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Sadly, the author died before finishing the next book in the series, A Matter of Loyalty, but it has been completed by her son and is being released in October. This is the last one, so hopefully it will clear up all the remaining plotlines. I'm hoping it will be just as good as the previous books in the series, although I'll be sad to leave these characters behind.

Both A Man of Some Repute and A Question of Inheritance are currently 99p on Kindle (at time of posting), so if you are interested in this series now is probably a good time to look into it :)

Sunday, 6 August 2017

Book Review: Jane of Lantern Hill (1937)

(minor spoilers follow)
 
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Jane and her mother live in Toronto with her grandmother, who loves her mother but bullies Jane. She has always believed that her father is dead, so she is shocked to find that he is in fact alive and living in Prince Edward Island, and  that he wants her to spend the summer with him. Jane goes determined to hate him, but instead she spends a glorious summer keeping house for her father and making friends with the locals. As time passes, both during and after the summer, Jane finds she has much to learn about herself and about life. She also tries to learn about the reasons for her parents' separation, and dreams that perhaps one day they might all be able to live together...
 
I liked Jane. She is perhaps more ordinary than most of Montgomery's heroines; although she is still imaginative, she's not in the same class as Anne or Emily. However, this doesn't stop her from having plenty of good qualities; she is caring, brave, and determined. Although at the start of the story she is rather awkward and lacking in confidence, as the story goes on she learns to become more confident and to stand up for herself more. She also develops a strong understanding of other people; she can see her parents much more clearly than they can see each other. The other characters are also very well-drawn, and realistic. I liked the story too. It's a gentle, character-driven story, which is my favourite kind, really. The writing is lovely and descriptive (of course).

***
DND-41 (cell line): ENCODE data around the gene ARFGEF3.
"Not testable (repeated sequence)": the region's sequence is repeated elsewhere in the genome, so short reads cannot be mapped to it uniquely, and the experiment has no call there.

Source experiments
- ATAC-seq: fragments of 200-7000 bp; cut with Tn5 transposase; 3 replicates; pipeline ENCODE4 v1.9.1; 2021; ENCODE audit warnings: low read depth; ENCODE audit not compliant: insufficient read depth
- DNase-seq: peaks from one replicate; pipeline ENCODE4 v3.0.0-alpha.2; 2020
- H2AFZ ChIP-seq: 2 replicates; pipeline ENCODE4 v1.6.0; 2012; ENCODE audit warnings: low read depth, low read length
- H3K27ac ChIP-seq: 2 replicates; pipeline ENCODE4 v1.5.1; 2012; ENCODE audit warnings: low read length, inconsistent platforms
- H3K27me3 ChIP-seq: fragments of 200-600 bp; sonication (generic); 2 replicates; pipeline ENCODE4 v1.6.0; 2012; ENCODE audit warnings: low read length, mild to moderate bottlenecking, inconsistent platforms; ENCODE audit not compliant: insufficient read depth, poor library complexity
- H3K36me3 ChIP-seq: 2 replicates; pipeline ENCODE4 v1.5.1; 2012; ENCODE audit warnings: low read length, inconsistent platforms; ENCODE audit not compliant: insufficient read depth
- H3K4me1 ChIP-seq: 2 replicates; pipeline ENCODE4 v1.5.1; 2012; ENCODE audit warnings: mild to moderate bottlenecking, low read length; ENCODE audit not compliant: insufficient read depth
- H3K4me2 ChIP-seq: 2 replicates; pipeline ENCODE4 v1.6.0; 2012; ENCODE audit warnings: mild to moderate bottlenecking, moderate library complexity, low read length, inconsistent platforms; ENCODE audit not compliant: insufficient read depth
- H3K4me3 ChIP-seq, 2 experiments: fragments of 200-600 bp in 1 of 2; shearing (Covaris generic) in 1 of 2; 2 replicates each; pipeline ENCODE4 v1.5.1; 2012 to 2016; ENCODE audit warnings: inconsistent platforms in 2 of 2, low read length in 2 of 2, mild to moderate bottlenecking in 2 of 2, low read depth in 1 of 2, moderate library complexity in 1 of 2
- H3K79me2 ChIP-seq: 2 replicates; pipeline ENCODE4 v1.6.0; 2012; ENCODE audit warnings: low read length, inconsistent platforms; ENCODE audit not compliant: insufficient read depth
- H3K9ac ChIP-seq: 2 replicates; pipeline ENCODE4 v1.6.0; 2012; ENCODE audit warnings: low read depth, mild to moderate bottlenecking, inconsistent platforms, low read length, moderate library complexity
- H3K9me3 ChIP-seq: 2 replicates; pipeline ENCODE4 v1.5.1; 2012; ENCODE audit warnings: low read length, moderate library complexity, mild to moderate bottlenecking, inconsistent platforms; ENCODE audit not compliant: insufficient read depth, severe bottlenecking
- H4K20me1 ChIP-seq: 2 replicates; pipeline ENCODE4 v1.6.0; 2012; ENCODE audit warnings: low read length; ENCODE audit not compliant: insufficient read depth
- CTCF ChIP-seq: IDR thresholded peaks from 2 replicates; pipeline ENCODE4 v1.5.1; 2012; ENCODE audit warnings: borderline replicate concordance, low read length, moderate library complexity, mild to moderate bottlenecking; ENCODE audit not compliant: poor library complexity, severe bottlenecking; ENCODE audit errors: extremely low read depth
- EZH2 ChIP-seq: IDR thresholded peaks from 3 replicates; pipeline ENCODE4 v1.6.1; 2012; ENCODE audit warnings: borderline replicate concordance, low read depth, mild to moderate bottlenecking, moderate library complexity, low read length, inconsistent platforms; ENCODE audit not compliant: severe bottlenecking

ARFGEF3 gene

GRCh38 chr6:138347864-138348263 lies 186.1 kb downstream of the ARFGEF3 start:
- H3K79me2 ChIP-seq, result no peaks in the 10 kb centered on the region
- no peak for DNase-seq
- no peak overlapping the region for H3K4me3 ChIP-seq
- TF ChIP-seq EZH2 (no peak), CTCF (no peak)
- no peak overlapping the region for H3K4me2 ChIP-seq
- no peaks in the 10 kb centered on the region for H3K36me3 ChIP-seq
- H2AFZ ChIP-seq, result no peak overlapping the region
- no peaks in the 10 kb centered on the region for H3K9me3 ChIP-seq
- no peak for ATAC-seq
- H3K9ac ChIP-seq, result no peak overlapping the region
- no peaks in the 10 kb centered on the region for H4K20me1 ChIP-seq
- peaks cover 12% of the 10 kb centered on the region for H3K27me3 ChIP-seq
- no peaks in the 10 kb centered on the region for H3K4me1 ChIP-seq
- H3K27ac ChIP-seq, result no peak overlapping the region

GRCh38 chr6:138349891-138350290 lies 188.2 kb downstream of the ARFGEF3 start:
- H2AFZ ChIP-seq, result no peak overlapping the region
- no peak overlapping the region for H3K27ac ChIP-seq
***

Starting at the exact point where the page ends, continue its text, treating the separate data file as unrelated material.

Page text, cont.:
There isn't anything that I strongly disliked about it, though there were some parts that I found hard to believe, like how quickly Jane learns to cook and garden, with no prior experience or training. She's supposed to have a natural gift for it, but I don't believe anyone could really learn that quickly, especially at the age of eleven. I also would have liked to spend more time with Jane's friends and neighbours at Lantern Hill; there were quite a lot of them, and there wasn't really time to get to know most of them in the time we spent there. Some of the parts where Jane's grandmother is being particularly awful were a little uncomfortable to read, and I'd really rather be reading about Lantern Hill. But that isn't necessarily a criticism of the story.
 
Two themes stood out to me as I was reading. One is that of jealousy, of selfish love. We are told that Jane's grandmother loves her mother, but it is a selfish love; she can't bear for anyone else, even Jane, to share in her mother's affections. Both of Jane's parents, too, have a tendency to be jealous, to want to be the exclusive focus of each other's attentions. The other theme was that of home. Jane longs for a proper home; she wants to be away from her grandmother, of course, but she also hates the house they live in. When she and her father are looking for a house in Lantern Hill, it has to be just right, to possess a little "magic". The people in the house matter, but the house itself matters too.
 
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Overall, I thought this was a very good book, which deserves to be better known. It's a shame Montgomery never finished the sequel, because I would have liked to have spent more time with Jane and her friends.

Since family plays a big role in this story (and since, although it's now August, I finished it in July), I'm counting it for the July category of the Old School Kidlit reading challenge, which is "a family story". I'm also counting it for the Back to the Classics challenge, for "a classic set in a place you'd like to visit", because Prince Edward Island is definitely somewhere I'd love to go.

Saturday, 15 July 2017

Review: A Wrinkle in Time (1962)